Five summer exhibitions will open at the University of Wyoming Art Museum during a public reception on Friday, May 18 from 6 to 8 p.m. The free event will be the first chance for visitors to check out “Francisco Goya: Los Caprichos,” “Drawn from Life: Northern Plains Indian Portraits by David Humphreys Miller,” “Linda Fleming: Modeling the Universe,” “Journeys along the Sepik River: Tribal Art from Papua New Guinea,” and “Through the Looking Glass: The Portait of the Artist.”

All five exhibits will close in August, so this summer is the only time to view them in Laramie. The museum is located in the Centennial Complex at 2111 Willett Drive in Laramie.  Hours are Monday through Saturday from 10 a.m. – 5 p.m. Admission is free.

Here’s a deeper look into each of the summer exhibits from the UW Art Museum:

Francisco Goya  (Spanish, 1746-1828) is recognized as one of Spain’s most important and influential artists. His “Los Caprichos” suite, which he began in 1799, established him as the father of the Modern movement in Europe. In the 80 allegorical etchings of the series, Goya explores creative freedoms that were not acceptable to the conventions of art in his time. The exhibition closes Aug. 4.

In 1935, at the age of 16, David Humphreys Miller (American, 1918-1992) arrived in South Dakota and began interviewing and drawing the Northern Plains Indians who were at the Battle of the Little Bighorn. “Drawn from Life: Northern Plains Indian Portraits by David Humphreys Miller” presents portraits of Native American men and women whose interviews contributed to his research and eventual publications as well as those who had connections to the early Hollywood film industry. The exhibition closes Aug. 11.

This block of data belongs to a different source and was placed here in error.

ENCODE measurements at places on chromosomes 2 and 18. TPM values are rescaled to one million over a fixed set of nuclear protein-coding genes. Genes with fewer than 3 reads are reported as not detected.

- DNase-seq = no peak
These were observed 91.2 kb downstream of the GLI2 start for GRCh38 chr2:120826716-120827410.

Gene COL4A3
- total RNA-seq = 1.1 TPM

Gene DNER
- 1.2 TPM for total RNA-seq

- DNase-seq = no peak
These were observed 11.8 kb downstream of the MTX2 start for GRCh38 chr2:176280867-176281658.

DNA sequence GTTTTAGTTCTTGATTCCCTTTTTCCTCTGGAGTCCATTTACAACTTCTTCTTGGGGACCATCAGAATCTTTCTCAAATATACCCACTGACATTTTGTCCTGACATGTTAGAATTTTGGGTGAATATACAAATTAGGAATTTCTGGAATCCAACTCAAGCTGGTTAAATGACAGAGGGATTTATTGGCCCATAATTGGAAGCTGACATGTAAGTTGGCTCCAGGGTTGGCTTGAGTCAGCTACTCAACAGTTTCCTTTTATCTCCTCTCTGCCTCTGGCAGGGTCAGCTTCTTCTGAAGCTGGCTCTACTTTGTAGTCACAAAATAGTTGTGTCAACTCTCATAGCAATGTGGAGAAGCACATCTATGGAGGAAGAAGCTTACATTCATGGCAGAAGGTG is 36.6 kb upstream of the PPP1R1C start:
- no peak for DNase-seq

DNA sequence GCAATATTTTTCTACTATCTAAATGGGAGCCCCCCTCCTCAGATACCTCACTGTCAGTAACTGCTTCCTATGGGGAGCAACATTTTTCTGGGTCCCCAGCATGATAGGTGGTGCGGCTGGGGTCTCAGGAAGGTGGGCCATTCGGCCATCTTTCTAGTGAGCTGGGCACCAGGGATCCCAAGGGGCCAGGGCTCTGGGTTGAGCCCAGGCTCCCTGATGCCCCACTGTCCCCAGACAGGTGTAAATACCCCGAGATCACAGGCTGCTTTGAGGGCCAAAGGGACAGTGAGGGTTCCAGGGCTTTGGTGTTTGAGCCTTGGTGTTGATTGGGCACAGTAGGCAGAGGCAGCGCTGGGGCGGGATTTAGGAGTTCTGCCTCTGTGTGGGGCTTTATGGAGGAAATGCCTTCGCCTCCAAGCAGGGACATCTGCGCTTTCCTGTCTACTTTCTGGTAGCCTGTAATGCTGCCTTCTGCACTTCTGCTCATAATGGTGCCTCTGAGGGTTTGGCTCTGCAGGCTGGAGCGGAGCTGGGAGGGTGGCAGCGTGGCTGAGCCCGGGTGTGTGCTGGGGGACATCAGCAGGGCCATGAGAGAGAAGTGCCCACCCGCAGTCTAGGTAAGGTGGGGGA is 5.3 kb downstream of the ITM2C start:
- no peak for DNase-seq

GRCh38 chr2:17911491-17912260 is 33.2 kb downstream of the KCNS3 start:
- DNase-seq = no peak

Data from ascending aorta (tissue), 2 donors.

“Linda Fleming: Modeling the Universe” presents more than 60 maquettes that provide insight into Fleming’s (American, b. 1945) creative process and inspiration. The small-scale models are in a variety of mediums including cut paper, laser-cut plywood, cast bronze, and felt and combine architectural structures with patterns found in nature. This exhibition closes on Aug.  4.

“Through the Looking Glass: The Portrait of the Artist” explores the tradition of self-portraits and portraits of artists in a variety of mediums including drawings, prints, and photography. Curated from the Art Museum’s permanent collection, the exhibition is available for statewide tour through the Touring Exhibition Service following its close Aug. 4.

“Journeys along the Sepik River: Tribal Art from Papua New Guinea” tells a story about three travelers who ventured to Papua New Guinea and the objects they acquired. Objects include skull racks, canoe prows, and items of adornment. The exhibition closes Aug. 18.